… They said that Facebook representatives had told them verbally that they could get back the data that they had lost, if they participated in Facebook programs where the mobile publisher had to share data about their users with the social network — including users who came to the publisher without seeing a Facebook ad. The publishers were upset about this alternative, which they felt gave them no choice in the matter, because it forced them to disclose proprietary information to Facebook. On top of that, the publishers said it would amount to a privacy violation, since they had never asked their users if they could hand over their data to Facebook.




“Things” are getting interesting.”
G.E. Plans App Store for Gears of Industry
… G.E. is announcing on Wednesday a push into computer-based services, connecting sensors that are on machines to distant computing centers where data will be scanned for insights around things like performance, maintenance and supplies. The company plans to spend about $500 million annually building the business, according to the executive in charge.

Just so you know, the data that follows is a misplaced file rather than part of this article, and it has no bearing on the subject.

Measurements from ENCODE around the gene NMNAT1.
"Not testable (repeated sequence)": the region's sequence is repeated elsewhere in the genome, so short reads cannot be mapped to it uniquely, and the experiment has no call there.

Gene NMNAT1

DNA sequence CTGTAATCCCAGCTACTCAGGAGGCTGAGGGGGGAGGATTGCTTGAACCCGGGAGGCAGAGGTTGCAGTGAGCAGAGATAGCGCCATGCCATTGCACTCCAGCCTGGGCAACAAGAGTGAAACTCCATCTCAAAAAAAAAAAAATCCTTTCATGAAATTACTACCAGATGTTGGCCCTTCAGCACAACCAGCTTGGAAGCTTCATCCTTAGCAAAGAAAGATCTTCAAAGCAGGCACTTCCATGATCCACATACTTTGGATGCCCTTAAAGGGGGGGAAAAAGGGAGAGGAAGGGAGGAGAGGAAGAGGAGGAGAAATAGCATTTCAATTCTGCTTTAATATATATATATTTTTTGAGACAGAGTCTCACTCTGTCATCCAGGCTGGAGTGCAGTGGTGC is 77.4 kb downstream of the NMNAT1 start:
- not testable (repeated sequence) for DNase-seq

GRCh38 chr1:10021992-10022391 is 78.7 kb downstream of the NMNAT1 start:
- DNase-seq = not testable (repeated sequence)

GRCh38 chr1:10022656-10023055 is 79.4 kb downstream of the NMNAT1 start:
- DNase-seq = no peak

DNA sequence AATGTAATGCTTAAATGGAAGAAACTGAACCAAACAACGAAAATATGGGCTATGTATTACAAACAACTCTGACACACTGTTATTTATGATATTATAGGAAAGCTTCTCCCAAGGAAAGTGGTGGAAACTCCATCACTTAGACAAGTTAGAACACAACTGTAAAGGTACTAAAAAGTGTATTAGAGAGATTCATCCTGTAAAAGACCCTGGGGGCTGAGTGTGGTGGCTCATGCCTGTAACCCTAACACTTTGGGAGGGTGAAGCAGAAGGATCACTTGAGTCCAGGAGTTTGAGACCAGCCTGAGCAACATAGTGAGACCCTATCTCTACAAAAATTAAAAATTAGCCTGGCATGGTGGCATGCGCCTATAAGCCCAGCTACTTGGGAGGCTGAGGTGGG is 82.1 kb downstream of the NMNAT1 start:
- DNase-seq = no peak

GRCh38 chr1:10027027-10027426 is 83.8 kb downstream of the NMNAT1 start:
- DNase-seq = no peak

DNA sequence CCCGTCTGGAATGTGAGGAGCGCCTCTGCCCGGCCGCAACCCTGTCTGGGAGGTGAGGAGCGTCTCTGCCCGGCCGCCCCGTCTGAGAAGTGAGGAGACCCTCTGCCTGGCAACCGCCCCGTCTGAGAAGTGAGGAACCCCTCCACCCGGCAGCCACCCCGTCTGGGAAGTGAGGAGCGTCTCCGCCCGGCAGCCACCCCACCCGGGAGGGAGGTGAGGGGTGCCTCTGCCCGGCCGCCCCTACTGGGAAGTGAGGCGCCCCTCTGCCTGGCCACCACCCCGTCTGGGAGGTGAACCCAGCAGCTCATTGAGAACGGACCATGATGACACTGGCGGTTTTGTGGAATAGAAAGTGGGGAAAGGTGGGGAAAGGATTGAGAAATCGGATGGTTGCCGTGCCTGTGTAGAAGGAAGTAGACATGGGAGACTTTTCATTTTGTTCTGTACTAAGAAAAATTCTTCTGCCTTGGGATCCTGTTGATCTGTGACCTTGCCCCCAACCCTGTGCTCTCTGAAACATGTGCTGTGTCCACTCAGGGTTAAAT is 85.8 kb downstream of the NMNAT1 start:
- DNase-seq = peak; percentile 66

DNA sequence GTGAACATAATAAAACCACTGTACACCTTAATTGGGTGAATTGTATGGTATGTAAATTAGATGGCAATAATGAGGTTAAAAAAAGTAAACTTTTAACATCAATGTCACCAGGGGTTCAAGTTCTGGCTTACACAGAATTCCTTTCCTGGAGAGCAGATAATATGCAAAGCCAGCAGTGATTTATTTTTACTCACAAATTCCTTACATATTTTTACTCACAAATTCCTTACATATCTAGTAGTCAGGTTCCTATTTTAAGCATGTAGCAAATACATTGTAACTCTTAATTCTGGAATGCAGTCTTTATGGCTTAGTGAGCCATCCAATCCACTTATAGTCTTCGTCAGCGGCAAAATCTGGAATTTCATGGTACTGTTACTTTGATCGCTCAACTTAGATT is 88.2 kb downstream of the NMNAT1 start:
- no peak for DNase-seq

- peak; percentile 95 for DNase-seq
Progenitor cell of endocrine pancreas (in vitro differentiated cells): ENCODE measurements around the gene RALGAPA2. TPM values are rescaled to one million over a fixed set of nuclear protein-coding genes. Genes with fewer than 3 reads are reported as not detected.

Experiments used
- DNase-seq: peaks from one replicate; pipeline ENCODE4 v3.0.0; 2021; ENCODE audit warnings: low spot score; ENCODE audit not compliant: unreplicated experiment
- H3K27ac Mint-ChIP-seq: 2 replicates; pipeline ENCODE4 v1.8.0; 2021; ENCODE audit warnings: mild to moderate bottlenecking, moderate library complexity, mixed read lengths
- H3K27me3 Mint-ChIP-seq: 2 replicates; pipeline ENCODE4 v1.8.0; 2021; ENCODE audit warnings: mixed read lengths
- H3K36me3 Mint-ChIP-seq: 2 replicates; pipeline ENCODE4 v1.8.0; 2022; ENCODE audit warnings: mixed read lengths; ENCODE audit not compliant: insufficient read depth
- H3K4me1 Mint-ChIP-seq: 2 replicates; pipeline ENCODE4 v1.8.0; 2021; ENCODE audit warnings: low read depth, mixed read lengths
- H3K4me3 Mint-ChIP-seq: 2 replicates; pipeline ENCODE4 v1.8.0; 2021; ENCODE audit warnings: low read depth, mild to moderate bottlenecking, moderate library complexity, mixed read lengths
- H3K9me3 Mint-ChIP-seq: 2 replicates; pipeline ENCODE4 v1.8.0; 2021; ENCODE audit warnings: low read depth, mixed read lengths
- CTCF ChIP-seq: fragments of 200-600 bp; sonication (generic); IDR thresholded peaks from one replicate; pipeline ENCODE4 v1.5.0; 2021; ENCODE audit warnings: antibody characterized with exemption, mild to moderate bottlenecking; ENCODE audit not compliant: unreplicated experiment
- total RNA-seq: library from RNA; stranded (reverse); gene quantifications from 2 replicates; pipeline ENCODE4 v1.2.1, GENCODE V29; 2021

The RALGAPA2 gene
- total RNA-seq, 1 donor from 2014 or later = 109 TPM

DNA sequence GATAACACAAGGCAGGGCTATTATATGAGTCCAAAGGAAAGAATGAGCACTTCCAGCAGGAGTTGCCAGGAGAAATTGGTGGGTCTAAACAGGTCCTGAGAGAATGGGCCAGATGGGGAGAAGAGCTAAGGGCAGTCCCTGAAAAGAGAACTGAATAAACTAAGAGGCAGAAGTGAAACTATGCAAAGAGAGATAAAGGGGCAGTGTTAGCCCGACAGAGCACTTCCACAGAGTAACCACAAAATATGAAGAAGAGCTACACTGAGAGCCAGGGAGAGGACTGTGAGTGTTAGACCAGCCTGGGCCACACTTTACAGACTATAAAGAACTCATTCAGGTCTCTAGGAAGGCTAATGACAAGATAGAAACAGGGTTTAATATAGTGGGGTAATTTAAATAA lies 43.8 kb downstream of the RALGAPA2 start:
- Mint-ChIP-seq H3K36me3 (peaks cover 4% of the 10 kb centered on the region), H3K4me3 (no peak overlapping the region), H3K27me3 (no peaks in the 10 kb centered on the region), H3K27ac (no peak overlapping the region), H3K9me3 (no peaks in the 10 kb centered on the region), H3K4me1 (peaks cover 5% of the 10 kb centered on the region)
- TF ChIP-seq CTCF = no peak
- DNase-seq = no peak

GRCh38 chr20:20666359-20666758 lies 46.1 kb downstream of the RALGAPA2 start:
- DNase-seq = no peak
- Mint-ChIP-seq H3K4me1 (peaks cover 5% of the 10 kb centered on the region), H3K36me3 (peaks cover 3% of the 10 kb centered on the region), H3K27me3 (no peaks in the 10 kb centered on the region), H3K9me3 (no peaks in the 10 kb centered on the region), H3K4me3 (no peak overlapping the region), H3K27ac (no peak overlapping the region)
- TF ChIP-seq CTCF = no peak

… The move highlights how important the so-called Internet of Things, a term for matching sensors with cloud-computing systems, has become for some of the world’s biggest companies. G.E. expects revenue of $6 billion from software in 2015, a 50 percent increase in one year. Much of this is from a pattern-finding system called Predix.




How quickly can the FBI “clear” Hillary? Too quickly and there will be cries of “coverup.” Too slow and Joe Biden will enter the race.
FBI looking into the security of Hillary Clinton’s private e-mail setup
The FBI has begun looking into the security of Hillary Rodham Clinton’s private e-mail setup, contacting in the past week a Denver-based technology firm that helped manage the unusual system, according to two government officials.
Also last week, the FBI contacted Clinton’s lawyer, David Kendall, with questions about the security of a thumb drive in his possession that contains copies of work e-mails Clinton sent during her time as secretary of state.